(Rest, Ice, Compression, Elevation) and Medication
To properly cure hip synovitis,
physicians generally prescribe a combination of the
and activity modification – relative rest is generally
prescribed. You do not necessarily have to stay off
your feet, but you should decrease the duration and
intensity of your walking and running. Switching from
a running sport to swimming or cycling can reduce stress
on your hip's synovial membrane. Changing to
a softer exercise surface, like grass instead of concrete,
can also help.
sports and activities that require twisting or side-to-side
motion can cause irritation of the joint lining and
usually should be avoided.
– applying ice to your hip for 15 minutes after
walking or activities can help reduce the inflammation.
anti-inflammatory medications, like aspirin or ibuprofen,
are sometimes prescribed to reduce pain and swelling.
your temperature with a thermometer each day to check
for bacterial or viral infections. Call your physician
if your temperature rises above 99.5 degrees Fahrenheit.
physician may schedule a follow-up visit within 24 hours
of the initial visit.
If a combination of the above treatments does not relieve
your heel pain within about three months, your physician
may prescribe corticosteroid injections. Corticosteroids
have strong anti-inflammatory properties when injected
directly into your hip. Some physicians may give you
an injection earlier so you can start rehabilitation
free of pain. However, it is important to be aware of
the potentially dangerous side effects of corticosteroid
injections. As with any type of injection into a joint,
there is the risk of infection. In addition, in high
or repetitive doses, corticosteroids may actually destroy
the hip's articular cartilage and tendons.
The most important component of rehabilitation
for sufferers of synovitis is relative rest. This means
modifying your workouts to avoid the activities that
cause pain. For example, instead of walking or running,
you could swim, bike, or rollerblade. You could reduce
the intensity of your workout by using less resistance
when you bike, or by eliminating hills from a running
workout. Your physician and physical therapist may design
a custom rehab program that will teach you strengthening
exercises to stabilize your hip. Your physician can
tell you whether you need to visit a therapist or perform
exercises on your own. Depending on how serious you
are about the relative rest and physical therapy, you
may be able to return to a normal level of exercise
in three to four weeks. However, the time it takes to
return to activities is highly variable in individual
patients based on your pain threshold and activity level.
You may experience pain while engaged in physical activities,
and it may set back your rehabilitation. The pain is
usually felt during exercises, but can be even worse
afterwards. If pain and swelling increase after stretching
and strengthening exercises, cut back on the intensity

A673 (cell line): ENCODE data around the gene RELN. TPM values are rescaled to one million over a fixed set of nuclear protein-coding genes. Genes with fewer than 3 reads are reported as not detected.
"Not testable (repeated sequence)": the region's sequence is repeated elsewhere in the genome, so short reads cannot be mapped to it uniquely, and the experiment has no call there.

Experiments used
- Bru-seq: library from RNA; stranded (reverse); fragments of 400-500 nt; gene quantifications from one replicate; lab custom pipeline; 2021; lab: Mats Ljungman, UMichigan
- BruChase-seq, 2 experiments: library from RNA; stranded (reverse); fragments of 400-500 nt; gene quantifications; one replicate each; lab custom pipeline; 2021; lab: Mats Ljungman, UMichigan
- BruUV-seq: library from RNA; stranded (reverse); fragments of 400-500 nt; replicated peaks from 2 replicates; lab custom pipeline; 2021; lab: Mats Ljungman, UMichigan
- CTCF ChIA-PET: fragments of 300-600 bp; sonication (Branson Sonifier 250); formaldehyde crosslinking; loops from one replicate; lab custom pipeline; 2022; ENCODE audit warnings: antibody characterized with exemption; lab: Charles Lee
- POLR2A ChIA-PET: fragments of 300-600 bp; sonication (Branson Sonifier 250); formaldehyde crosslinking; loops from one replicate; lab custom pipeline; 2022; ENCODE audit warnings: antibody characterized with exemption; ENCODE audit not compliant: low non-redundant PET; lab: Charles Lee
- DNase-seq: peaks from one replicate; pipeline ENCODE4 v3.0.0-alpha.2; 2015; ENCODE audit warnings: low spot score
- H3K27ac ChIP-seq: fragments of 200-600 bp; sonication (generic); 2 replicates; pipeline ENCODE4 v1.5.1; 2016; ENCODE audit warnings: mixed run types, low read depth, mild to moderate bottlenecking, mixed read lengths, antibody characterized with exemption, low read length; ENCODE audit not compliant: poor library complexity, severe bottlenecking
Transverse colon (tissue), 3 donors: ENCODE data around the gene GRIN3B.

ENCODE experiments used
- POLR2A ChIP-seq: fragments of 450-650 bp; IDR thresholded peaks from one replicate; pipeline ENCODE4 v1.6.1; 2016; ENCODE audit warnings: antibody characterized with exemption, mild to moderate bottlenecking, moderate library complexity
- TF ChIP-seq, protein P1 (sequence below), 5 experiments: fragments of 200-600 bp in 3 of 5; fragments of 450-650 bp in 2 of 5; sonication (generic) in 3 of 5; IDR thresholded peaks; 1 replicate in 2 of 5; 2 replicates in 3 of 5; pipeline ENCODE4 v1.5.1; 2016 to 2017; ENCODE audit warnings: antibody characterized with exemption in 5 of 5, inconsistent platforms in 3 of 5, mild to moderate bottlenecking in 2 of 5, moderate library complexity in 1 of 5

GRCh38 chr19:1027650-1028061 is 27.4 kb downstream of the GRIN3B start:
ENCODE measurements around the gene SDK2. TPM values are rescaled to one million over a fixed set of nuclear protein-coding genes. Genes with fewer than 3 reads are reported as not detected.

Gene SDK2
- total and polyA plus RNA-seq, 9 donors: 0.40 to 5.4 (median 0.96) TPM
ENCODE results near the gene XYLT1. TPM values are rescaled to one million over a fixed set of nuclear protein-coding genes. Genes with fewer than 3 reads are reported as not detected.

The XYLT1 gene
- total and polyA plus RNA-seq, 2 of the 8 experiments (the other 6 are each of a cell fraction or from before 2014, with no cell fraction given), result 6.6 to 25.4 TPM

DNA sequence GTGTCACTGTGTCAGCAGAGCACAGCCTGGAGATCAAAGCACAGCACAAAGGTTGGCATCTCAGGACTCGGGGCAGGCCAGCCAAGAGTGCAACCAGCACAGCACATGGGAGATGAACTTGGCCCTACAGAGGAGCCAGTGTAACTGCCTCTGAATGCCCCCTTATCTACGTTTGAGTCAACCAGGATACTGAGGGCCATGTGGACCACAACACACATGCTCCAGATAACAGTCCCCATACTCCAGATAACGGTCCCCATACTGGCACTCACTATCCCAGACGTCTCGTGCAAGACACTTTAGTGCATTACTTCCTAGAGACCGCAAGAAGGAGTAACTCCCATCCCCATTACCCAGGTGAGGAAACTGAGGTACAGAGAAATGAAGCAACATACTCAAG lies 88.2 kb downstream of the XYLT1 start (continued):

and duration of your workout until you find a comfortable
level. Many people can return to sports and activities
between one and three months after beginning rehab exercises
The best way to prevent recurring
synovitis is to properly treat the hip problem or disease
that caused synovitis. You may be able to reduce your
chances of recurring synovitis by avoiding a sudden
increase in activities that require repetitive motion,
such as cycling or using a stair-climbing machine. Easing
into an exercise routine after synovitis can help reduce
stress on the synovial membrane and help you avoid irritation.
In the absence of other hip complications, the amount
of caution you should use during activities to prevent
synovitis from recurring depends on your age as follows:
- synovitis usually does not hinder joint function after
an injury. Once synovitis heals, it rarely returns.
- synovitis may signal that you have sustained some
degree of cartilage damage. Becoming less involved in
strenuous activities, like contact sports or long distance
running, may help prevent future synovitis. But you
do not need to avoid activities or be overly concerned
with prevention unless the underlying cause of your
synovitis was a severe disease or injury that warrants
extra prevention measures.
- synovitis may be more problematic later in life, harming
the function of your hip joint, and you should continue
to visit your physician for check-ups after your hip
heals. Because synovitis is a common companion of rheumatoid
arthritis and osteoarthritis, you should strongly consider
cutting back your activity level to avoid situations
that could strain your hip joint.
Weight control is also important. Lightening the load
on your hips helps them to function better. Once your
synovitis has healed, building muscle strength around
your hip can help you avoid further injury. You also
may consider training with a physical therapist or coach
to increase your balance and coordination, which can
help decrease the chances of accidental falls.